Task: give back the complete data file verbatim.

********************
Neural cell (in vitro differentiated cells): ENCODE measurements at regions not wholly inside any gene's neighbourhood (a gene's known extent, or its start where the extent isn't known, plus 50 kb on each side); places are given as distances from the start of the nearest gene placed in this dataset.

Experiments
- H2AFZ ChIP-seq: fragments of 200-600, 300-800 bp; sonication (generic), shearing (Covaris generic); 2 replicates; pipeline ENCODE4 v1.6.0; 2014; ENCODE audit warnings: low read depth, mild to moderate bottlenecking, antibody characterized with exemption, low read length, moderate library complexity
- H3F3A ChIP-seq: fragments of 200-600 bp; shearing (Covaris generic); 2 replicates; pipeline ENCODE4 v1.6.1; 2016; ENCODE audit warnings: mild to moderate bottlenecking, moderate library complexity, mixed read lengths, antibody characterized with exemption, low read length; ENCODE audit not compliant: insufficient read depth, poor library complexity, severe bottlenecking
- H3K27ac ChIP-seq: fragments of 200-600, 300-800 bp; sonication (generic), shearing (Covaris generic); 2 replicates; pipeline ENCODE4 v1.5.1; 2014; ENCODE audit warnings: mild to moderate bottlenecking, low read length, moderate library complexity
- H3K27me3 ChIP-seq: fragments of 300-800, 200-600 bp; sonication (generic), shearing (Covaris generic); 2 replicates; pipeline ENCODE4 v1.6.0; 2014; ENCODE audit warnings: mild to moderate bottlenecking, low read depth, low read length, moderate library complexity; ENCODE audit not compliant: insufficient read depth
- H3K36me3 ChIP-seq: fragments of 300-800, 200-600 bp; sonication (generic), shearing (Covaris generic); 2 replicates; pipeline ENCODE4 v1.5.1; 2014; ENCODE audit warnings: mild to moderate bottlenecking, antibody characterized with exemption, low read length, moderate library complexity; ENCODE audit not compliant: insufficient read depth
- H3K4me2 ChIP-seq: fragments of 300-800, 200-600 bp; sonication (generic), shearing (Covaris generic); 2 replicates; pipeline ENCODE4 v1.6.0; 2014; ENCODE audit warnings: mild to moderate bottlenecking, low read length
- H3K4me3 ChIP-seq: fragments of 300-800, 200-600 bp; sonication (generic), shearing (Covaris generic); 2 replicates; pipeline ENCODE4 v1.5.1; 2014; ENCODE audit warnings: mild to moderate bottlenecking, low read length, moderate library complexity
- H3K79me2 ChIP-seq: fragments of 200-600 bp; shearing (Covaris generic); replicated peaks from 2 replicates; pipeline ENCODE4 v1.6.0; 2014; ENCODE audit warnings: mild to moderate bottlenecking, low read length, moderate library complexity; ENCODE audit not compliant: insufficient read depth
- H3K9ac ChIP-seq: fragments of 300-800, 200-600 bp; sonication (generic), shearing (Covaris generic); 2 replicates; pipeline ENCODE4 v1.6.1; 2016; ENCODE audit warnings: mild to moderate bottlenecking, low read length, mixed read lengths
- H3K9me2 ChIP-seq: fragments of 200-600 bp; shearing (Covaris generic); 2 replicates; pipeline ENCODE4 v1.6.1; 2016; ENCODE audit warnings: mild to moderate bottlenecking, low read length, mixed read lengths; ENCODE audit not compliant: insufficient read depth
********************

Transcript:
Neural cell (in vitro differentiated cells): ENCODE measurements at regions not wholly inside any gene's neighbourhood (a gene's known extent, or its start where the extent isn't known, plus 50 kb on each side); places are given as distances from the start of the nearest gene placed in this dataset.

Experiments
- H2AFZ ChIP-seq: fragments of 200-600, 300-800 bp; sonication (generic), shearing (Covaris generic); 2 replicates; pipeline ENCODE4 v1.6.0; 2014; ENCODE audit warnings: low read depth, mild to moderate bottlenecking, antibody characterized with exemption, low read length, moderate library complexity
- H3F3A ChIP-seq: fragments of 200-600 bp; shearing (Covaris generic); 2 replicates; pipeline ENCODE4 v1.6.1; 2016; ENCODE audit warnings: mild to moderate bottlenecking, moderate library complexity, mixed read lengths, antibody characterized with exemption, low read length; ENCODE audit not compliant: insufficient read depth, poor library complexity, severe bottlenecking
- H3K27ac ChIP-seq: fragments of 200-600, 300-800 bp; sonication (generic), shearing (Covaris generic); 2 replicates; pipeline ENCODE4 v1.5.1; 2014; ENCODE audit warnings: mild to moderate bottlenecking, low read length, moderate library complexity
- H3K27me3 ChIP-seq: fragments of 300-800, 200-600 bp; sonication (generic), shearing (Covaris generic); 2 replicates; pipeline ENCODE4 v1.6.0; 2014; ENCODE audit warnings: mild to moderate bottlenecking, low read depth, low read length, moderate library complexity; ENCODE audit not compliant: insufficient read depth
- H3K36me3 ChIP-seq: fragments of 300-800, 200-600 bp; sonication (generic), shearing (Covaris generic); 2 replicates; pipeline ENCODE4 v1.5.1; 2014; ENCODE audit warnings: mild to moderate bottlenecking, antibody characterized with exemption, low read length, moderate library complexity; ENCODE audit not compliant: insufficient read depth
- H3K4me2 ChIP-seq: fragments of 300-800, 200-600 bp; sonication (generic), shearing (Covaris generic); 2 replicates; pipeline ENCODE4 v1.6.0; 2014; ENCODE audit warnings: mild to moderate bottlenecking, low read length
- H3K4me3 ChIP-seq: fragments of 300-800, 200-600 bp; sonication (generic), shearing (Covaris generic); 2 replicates; pipeline ENCODE4 v1.5.1; 2014; ENCODE audit warnings: mild to moderate bottlenecking, low read length, moderate library complexity
- H3K79me2 ChIP-seq: fragments of 200-600 bp; shearing (Covaris generic); replicated peaks from 2 replicates; pipeline ENCODE4 v1.6.0; 2014; ENCODE audit warnings: mild to moderate bottlenecking, low read length, moderate library complexity; ENCODE audit not compliant: insufficient read depth
- H3K9ac ChIP-seq: fragments of 300-800, 200-600 bp; sonication (generic), shearing (Covaris generic); 2 replicates; pipeline ENCODE4 v1.6.1; 2016; ENCODE audit warnings: mild to moderate bottlenecking, low read length, mixed read lengths
- H3K9me2 ChIP-seq: fragments of 200-600 bp; shearing (Covaris generic); 2 replicates; pipeline ENCODE4 v1.6.1; 2016; ENCODE audit warnings: mild to moderate bottlenecking, low read length, mixed read lengths; ENCODE audit not compliant: insufficient read depth